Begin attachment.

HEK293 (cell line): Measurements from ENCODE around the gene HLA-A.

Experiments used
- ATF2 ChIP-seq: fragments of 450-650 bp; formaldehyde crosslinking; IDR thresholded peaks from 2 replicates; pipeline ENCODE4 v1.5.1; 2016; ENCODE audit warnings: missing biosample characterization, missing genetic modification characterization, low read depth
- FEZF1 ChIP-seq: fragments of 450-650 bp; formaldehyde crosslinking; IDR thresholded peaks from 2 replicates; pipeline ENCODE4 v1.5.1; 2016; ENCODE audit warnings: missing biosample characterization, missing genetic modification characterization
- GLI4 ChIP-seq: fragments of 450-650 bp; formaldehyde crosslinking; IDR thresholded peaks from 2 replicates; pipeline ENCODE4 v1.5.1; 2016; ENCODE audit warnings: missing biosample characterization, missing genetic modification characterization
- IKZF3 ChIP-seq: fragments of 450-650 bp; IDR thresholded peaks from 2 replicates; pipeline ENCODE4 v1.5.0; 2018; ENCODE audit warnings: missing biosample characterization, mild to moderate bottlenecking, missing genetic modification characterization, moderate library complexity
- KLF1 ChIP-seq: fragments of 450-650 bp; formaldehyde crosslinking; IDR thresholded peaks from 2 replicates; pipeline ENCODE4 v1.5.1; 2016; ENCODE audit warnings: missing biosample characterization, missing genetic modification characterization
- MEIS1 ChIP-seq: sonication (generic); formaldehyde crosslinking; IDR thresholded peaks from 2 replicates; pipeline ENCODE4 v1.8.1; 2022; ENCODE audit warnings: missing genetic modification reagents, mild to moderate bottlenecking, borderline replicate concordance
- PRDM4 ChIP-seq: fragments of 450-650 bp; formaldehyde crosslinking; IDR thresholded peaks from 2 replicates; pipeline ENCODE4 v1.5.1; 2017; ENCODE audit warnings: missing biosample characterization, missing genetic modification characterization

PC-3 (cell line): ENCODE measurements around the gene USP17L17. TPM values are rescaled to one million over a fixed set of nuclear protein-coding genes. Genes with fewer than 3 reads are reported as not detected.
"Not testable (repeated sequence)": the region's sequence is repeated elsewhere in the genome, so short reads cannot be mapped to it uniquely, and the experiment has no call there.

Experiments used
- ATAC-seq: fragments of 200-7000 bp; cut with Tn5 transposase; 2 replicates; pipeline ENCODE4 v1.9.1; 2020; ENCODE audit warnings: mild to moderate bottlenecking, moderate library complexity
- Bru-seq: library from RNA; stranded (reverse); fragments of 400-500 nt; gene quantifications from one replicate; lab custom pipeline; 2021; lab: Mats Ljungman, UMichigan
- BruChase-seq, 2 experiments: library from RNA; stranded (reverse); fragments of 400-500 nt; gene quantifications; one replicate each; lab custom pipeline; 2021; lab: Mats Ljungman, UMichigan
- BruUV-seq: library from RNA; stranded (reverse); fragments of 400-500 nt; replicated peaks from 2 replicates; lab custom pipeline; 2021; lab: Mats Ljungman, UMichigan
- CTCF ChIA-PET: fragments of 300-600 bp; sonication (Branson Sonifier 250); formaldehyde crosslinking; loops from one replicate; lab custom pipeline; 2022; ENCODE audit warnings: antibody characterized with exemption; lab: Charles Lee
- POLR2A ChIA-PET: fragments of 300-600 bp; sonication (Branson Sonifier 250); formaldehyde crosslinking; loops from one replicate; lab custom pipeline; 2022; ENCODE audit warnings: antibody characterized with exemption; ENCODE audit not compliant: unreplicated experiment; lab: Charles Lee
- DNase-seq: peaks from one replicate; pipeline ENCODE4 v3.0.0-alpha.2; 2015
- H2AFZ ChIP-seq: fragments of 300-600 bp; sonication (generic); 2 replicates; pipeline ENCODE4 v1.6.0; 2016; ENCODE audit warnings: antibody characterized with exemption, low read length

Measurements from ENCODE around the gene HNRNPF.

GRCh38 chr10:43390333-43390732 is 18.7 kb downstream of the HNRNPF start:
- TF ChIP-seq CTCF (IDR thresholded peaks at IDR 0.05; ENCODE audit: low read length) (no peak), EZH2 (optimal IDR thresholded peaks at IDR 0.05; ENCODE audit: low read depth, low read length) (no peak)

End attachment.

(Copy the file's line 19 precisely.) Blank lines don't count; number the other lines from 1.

- DNase-seq: peaks from one replicate; pipeline ENCODE4 v3.0.0-alpha.2; 2015